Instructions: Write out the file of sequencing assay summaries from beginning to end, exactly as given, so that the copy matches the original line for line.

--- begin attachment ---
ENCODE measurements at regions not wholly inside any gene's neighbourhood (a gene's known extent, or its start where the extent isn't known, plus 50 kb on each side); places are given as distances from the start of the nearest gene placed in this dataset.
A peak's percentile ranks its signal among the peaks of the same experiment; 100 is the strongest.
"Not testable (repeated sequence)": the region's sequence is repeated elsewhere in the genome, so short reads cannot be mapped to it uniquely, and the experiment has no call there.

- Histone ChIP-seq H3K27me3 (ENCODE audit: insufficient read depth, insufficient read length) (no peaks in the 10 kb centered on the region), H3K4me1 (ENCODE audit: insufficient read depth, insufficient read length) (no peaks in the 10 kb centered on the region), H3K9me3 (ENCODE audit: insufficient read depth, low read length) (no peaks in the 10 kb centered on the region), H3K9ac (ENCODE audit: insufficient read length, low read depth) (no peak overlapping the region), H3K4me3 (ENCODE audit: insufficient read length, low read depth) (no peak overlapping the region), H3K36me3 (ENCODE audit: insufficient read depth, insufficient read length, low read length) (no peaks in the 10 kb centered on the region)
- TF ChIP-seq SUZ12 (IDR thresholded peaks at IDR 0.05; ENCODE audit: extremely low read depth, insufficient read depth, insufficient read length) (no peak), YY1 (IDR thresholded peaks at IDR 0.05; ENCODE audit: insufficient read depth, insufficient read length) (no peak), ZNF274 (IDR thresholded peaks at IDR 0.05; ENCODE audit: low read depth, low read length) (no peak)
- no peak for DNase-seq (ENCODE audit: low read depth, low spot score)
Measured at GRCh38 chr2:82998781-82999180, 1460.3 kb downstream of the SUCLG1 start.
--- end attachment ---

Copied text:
ENCODE measurements at regions not wholly inside any gene's neighbourhood (a gene's known extent, or its start where the extent isn't known, plus 50 kb on each side); places are given as distances from the start of the nearest gene placed in this dataset.
A peak's percentile ranks its signal among the peaks of the same experiment; 100 is the strongest.
"Not testable (repeated sequence)": the region's sequence is repeated elsewhere in the genome, so short reads cannot be mapped to it uniquely, and the experiment has no call there.

- Histone ChIP-seq H3K27me3 (ENCODE audit: insufficient read depth, insufficient read length) (no peaks in the 10 kb centered on the region), H3K4me1 (ENCODE audit: insufficient read depth, insufficient read length) (no peaks in the 10 kb centered on the region), H3K9me3 (ENCODE audit: insufficient read depth, low read length) (no peaks in the 10 kb centered on the region), H3K9ac (ENCODE audit: insufficient read length, low read depth) (no peak overlapping the region), H3K4me3 (ENCODE audit: insufficient read length, low read depth) (no peak overlapping the region), H3K36me3 (ENCODE audit: insufficient read depth, insufficient read length, low read length) (no peaks in the 10 kb centered on the region)
- TF ChIP-seq SUZ12 (IDR thresholded peaks at IDR 0.05; ENCODE audit: extremely low read depth, insufficient read depth, insufficient read length) (no peak), YY1 (IDR thresholded peaks at IDR 0.05; ENCODE audit: insufficient read depth, insufficient read length) (no peak), ZNF274 (IDR thresholded peaks at IDR 0.05; ENCODE audit: low read depth, low read length) (no peak)
- no peak for DNase-seq (ENCODE audit: low read depth, low spot score)
Measured at GRCh38 chr2:82998781-82999180, 1460.3 kb downstream of the SUCLG1 start.